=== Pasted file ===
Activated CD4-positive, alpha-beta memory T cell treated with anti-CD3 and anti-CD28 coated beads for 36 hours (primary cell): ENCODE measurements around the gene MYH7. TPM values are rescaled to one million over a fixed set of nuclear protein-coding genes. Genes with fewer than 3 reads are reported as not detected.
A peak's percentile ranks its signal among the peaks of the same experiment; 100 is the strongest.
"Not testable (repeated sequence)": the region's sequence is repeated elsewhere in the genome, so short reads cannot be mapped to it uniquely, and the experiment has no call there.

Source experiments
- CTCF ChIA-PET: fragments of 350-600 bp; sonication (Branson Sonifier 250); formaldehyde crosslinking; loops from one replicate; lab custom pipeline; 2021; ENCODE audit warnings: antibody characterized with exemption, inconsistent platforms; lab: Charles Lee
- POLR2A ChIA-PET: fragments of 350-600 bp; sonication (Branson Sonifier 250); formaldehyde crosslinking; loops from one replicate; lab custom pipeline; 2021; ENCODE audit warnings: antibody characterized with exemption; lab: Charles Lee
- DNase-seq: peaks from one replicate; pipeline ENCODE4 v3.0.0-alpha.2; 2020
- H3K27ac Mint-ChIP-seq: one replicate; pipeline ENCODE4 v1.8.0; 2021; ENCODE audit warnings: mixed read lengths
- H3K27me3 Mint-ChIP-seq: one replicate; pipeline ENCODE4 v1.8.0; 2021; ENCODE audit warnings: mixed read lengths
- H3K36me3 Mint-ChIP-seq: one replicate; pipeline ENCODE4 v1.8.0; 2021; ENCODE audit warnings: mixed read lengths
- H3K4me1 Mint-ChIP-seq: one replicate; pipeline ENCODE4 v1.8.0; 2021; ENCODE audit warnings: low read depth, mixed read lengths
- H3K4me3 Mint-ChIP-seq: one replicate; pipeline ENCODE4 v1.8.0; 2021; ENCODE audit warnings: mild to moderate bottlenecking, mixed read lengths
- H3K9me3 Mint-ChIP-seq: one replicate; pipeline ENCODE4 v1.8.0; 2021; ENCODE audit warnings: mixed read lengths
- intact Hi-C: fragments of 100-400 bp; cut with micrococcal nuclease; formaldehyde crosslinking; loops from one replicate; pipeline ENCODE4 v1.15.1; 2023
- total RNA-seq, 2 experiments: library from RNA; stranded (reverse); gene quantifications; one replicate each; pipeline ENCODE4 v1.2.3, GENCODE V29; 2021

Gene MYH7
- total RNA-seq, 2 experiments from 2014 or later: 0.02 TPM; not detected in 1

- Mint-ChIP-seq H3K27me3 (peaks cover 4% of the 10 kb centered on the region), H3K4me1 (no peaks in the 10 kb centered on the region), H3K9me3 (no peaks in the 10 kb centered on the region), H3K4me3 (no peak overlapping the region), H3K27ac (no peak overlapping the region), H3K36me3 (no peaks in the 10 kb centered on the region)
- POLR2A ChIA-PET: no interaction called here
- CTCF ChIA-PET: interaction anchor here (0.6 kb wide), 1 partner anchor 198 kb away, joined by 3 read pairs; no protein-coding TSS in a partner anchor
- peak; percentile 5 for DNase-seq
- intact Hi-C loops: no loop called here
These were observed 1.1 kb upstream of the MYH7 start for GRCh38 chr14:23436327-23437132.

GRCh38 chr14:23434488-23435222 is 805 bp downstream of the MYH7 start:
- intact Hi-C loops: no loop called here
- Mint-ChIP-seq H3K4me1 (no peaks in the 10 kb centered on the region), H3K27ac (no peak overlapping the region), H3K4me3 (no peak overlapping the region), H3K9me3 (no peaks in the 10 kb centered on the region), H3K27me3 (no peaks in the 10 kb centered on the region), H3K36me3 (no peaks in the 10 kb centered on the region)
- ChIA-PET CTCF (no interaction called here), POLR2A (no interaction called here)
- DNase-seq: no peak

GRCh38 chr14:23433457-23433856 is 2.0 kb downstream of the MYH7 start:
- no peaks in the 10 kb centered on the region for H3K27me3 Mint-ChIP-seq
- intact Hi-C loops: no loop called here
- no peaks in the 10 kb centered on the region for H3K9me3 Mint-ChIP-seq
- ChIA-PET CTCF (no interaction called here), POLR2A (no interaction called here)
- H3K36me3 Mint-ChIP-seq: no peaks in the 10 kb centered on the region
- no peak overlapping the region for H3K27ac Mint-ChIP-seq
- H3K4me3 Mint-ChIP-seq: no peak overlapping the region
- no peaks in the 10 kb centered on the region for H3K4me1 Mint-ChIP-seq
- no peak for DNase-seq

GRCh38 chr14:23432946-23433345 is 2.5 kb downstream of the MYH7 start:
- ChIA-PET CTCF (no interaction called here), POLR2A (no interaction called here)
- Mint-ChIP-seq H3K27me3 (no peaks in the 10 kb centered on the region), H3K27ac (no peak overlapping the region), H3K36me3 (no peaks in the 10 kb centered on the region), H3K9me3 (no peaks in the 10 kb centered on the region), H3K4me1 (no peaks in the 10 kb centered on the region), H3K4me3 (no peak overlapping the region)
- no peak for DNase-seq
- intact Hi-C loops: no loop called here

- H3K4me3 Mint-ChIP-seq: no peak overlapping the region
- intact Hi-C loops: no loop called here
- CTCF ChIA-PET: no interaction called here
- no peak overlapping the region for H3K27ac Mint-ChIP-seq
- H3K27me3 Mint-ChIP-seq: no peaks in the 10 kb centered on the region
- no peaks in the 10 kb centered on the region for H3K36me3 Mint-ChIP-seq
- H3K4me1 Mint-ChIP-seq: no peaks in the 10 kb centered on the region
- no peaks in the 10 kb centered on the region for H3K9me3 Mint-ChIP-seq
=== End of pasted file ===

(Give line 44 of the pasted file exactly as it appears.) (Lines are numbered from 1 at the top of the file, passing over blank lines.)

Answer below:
- H3K4me3 Mint-ChIP-seq: no peak overlapping the region